Well, I don’t know. We got all the New York musicians in the ‘60s, and Sun Ra began to expand the music and the band and the amount of musicians we had. And then when we moved out of New York, around ‘68 or ‘69, we came down here and fixed this house so Sun Ra could have a place where he could go to sleep at night if he wanted. It was quieter down here, and we had a backyard and three floors, so he could have the band live with him and rehearse every day. So that’s what we did; we rehearsed Monday through Sunday.

He had that reputation of leading the band like a dictator. There’s the story of a musician getting locked in a closet for drinking, musicians getting stranded abroad without notice when they were kicked out of the band.
Well, you know how musicians do and how they act. We had some ones that acted up, and Sun Ra said, “A man cannot learn without discipline.” He had his discipline and his way. We had to slow down the things we was doing: running around and this and that. There was more structure to the music, and that was good. We had musicians that liked to do a lot of things, but they held back and got their music together first. He said, “This music is for the 21st century,” and I said “Dog, that’s a lot of years!” [Laughs] But he had to pass away before we made it there.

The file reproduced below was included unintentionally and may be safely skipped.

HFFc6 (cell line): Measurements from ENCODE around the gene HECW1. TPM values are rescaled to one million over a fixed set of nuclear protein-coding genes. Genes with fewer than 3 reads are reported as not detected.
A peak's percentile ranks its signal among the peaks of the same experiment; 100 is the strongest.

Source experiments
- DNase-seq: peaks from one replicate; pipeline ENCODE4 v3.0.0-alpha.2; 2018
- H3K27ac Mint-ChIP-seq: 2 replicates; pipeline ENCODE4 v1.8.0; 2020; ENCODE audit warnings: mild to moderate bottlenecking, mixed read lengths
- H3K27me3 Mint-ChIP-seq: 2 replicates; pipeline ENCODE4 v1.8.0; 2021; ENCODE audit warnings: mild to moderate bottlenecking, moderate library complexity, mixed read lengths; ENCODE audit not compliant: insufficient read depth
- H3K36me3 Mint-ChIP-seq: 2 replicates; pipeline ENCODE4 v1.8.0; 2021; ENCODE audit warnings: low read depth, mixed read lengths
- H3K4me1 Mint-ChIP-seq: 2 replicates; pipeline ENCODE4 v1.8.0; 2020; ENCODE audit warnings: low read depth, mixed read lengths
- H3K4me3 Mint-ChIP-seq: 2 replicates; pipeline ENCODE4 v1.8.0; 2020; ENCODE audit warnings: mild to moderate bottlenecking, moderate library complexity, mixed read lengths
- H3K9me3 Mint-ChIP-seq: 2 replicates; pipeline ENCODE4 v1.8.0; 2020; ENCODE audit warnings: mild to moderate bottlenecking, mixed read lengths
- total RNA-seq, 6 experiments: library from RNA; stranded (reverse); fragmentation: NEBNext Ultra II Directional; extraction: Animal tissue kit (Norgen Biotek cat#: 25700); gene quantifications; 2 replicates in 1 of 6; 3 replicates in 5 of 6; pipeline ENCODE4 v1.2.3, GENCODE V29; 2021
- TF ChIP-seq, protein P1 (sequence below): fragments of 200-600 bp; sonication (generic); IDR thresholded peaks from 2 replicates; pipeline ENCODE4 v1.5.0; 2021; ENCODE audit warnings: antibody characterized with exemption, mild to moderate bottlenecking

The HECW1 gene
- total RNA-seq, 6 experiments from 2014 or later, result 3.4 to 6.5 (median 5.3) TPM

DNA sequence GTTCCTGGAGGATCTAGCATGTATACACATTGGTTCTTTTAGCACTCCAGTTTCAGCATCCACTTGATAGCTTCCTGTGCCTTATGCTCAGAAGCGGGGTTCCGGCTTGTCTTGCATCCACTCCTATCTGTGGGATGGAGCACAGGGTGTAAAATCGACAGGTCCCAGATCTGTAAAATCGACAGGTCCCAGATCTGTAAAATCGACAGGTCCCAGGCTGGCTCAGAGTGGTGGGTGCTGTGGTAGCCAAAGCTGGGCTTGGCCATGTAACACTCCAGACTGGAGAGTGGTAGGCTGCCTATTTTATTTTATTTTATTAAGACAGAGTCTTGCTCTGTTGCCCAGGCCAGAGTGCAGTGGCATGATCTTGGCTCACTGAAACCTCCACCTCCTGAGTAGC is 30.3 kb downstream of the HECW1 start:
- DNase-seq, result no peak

You kept it alive, though.
But he wrote enough music, every day, all day—aw, man, more music than I’ve seen anybody write. Yeah, man, I got stacks and stacks of music that he wrote. He was another kind of person, you know? Sometimes in your life, you meet a genius, a person with ideas that flow so fast you can’t keep up with them; that’s the way he was with the music. He was always changing it. When [another musician would join the Arkestra], he’d change your part. You worked hard to get that part, and now you gotta stay in the house and not run the streets anywhere and try to get the new part! [Laughs] So he had his little restrictions and disciplines, and if you messed up his music, he’d get heartless mad. Yeah, he don’t play that. He’d have you working day and night. We had rehearsal all day, go upstairs at night in the rooms and rehearse some more, go over the music. We was always busy. We had to keep up with him because we knew come next rehearsal, something’s gonna change again. He just had those creative ideas. Really, it was good for us, though. But when we moved from New York, we had to get some Philadelphia musicians because a lot of musicians from New York couldn’t travel down.